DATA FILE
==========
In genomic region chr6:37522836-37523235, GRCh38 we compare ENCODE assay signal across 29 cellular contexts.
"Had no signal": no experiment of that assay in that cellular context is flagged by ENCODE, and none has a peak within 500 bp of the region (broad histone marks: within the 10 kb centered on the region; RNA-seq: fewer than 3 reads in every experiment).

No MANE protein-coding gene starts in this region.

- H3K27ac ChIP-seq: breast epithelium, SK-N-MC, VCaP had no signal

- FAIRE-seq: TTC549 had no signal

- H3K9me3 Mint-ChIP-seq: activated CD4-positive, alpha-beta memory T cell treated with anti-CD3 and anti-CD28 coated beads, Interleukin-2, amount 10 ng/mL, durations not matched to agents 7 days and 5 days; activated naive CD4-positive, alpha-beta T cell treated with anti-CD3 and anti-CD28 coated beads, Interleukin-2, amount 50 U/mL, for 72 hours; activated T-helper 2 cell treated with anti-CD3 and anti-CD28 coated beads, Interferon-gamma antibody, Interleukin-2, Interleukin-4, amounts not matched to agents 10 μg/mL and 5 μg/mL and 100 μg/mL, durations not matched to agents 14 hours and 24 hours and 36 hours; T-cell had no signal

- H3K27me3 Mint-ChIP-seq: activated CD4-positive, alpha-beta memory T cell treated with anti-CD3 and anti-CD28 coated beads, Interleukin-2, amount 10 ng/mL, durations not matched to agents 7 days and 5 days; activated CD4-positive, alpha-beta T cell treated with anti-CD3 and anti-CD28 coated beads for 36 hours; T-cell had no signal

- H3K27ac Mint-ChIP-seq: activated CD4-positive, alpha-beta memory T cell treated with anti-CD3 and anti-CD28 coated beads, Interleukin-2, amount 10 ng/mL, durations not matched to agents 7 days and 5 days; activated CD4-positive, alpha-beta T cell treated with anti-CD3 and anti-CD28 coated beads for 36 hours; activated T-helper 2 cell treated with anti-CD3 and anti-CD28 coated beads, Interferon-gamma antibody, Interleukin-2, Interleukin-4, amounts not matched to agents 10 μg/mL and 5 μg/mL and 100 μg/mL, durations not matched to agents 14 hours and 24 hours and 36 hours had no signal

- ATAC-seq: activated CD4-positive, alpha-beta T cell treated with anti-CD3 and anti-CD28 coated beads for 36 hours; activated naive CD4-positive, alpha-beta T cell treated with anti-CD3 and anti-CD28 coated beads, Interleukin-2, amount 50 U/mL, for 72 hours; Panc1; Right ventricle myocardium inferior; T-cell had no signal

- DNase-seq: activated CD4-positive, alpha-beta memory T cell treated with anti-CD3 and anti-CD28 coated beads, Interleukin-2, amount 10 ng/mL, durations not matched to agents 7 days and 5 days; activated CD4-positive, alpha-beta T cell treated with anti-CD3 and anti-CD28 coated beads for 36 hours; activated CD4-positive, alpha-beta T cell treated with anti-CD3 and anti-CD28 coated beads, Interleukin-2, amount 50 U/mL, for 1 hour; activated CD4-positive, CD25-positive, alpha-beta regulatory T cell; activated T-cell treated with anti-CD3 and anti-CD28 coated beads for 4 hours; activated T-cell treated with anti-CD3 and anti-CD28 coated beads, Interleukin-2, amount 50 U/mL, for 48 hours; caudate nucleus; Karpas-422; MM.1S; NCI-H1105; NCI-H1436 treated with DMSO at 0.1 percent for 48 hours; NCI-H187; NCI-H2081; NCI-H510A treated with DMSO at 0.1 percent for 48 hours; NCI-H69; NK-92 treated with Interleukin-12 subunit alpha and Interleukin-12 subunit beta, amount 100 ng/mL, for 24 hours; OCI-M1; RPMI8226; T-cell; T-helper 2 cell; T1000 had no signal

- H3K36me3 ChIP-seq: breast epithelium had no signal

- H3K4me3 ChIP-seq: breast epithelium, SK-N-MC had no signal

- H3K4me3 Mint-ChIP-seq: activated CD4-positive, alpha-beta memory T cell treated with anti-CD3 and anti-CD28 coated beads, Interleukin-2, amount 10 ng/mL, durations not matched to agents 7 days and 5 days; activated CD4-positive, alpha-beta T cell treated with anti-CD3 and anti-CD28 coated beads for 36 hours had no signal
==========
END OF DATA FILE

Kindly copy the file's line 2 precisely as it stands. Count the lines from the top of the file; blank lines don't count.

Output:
"Had no signal": no experiment of that assay in that cellular context is flagged by ENCODE, and none has a peak within 500 bp of the region (broad histone marks: within the 10 kb centered on the region; RNA-seq: fewer than 3 reads in every experiment).